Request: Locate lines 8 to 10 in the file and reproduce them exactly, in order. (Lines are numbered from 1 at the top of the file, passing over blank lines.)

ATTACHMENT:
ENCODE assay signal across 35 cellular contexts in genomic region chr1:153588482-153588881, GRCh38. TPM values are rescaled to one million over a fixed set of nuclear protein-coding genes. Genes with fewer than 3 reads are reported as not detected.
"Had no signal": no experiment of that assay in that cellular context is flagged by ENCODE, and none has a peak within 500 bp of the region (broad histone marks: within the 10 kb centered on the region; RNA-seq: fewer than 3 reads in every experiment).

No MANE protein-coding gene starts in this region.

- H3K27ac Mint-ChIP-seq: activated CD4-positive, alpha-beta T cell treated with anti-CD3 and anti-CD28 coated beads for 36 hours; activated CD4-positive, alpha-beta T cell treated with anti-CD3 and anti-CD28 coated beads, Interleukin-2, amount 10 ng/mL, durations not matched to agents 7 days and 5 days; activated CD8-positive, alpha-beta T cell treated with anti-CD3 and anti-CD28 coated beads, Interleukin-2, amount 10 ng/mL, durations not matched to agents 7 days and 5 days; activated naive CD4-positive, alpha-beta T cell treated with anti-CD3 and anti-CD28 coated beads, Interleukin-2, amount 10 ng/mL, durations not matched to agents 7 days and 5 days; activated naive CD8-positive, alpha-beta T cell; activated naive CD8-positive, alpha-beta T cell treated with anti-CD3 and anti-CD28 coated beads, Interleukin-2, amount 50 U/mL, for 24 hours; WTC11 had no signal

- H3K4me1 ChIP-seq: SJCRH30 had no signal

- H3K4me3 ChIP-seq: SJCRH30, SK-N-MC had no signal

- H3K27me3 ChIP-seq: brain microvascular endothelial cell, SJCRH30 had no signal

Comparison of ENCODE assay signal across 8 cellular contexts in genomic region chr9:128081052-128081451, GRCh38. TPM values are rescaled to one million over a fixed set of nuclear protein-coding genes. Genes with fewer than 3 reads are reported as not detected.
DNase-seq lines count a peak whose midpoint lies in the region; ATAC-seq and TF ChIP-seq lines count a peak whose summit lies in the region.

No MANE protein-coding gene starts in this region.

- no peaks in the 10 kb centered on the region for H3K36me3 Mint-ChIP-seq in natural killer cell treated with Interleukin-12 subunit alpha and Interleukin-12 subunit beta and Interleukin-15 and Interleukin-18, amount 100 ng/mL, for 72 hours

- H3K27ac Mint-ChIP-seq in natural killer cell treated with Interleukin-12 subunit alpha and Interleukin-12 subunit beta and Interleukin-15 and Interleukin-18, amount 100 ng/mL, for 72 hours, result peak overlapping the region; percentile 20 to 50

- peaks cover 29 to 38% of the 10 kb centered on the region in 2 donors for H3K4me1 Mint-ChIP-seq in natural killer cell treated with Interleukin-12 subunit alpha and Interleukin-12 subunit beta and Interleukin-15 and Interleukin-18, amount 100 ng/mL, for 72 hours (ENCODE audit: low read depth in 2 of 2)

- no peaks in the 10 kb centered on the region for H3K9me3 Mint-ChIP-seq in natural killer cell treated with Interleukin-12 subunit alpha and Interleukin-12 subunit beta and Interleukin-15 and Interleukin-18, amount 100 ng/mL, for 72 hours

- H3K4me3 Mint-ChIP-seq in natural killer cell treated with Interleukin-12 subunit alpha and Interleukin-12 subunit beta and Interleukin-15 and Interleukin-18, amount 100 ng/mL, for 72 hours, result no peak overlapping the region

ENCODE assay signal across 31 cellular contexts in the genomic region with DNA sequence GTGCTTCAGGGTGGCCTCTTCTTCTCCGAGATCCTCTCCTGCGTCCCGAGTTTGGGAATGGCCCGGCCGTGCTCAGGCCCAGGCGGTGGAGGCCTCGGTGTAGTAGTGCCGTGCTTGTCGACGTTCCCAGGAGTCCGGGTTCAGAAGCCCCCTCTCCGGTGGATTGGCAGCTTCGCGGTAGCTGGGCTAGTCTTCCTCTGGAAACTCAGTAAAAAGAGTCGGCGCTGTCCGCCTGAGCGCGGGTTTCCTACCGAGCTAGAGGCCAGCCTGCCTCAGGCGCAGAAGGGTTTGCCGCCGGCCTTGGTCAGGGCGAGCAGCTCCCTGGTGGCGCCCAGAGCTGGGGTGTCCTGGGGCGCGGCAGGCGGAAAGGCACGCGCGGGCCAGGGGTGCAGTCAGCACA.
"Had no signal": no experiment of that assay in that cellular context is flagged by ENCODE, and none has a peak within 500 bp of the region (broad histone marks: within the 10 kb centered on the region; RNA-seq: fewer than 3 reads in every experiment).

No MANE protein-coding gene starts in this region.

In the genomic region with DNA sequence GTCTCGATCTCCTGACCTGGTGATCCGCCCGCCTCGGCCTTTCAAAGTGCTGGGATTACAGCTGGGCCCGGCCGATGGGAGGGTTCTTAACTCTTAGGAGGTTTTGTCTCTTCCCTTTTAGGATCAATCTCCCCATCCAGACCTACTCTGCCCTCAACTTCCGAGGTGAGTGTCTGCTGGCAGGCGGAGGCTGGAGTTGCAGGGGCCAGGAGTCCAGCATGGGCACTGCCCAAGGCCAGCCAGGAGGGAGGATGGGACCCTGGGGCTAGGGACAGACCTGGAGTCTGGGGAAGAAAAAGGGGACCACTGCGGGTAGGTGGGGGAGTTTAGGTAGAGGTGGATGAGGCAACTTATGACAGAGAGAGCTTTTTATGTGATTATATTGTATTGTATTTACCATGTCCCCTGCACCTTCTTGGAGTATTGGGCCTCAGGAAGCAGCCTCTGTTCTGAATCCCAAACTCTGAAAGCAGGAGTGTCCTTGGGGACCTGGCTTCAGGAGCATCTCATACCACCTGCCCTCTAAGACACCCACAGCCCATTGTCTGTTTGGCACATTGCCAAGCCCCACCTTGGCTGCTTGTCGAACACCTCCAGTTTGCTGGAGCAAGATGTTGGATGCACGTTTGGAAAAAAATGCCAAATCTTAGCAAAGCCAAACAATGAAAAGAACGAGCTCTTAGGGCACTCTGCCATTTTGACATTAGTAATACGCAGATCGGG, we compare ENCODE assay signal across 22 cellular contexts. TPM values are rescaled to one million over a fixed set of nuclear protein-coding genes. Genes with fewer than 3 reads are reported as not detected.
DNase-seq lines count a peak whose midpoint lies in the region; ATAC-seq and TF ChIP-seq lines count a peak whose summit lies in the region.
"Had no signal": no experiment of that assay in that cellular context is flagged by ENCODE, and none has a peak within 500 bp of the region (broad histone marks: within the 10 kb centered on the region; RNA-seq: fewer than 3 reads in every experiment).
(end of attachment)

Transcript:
Comparison of ENCODE assay signal across 8 cellular contexts in genomic region chr9:128081052-128081451, GRCh38. TPM values are rescaled to one million over a fixed set of nuclear protein-coding genes. Genes with fewer than 3 reads are reported as not detected.
DNase-seq lines count a peak whose midpoint lies in the region; ATAC-seq and TF ChIP-seq lines count a peak whose summit lies in the region.

No MANE protein-coding gene starts in this region.